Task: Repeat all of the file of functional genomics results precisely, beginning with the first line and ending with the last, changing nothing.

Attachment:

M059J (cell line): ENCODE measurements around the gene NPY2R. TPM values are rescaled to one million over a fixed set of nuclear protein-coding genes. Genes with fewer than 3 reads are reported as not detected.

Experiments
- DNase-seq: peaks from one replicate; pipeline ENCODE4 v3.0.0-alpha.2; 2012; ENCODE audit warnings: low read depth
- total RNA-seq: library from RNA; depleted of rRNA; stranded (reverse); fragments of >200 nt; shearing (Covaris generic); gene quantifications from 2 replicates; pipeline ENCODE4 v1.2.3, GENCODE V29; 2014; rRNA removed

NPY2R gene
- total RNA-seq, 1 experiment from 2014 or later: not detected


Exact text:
M059J (cell line): ENCODE measurements around the gene NPY2R. TPM values are rescaled to one million over a fixed set of nuclear protein-coding genes. Genes with fewer than 3 reads are reported as not detected.

Experiments
- DNase-seq: peaks from one replicate; pipeline ENCODE4 v3.0.0-alpha.2; 2012; ENCODE audit warnings: low read depth
- total RNA-seq: library from RNA; depleted of rRNA; stranded (reverse); fragments of >200 nt; shearing (Covaris generic); gene quantifications from 2 replicates; pipeline ENCODE4 v1.2.3, GENCODE V29; 2014; rRNA removed

NPY2R gene
- total RNA-seq, 1 experiment from 2014 or later: not detected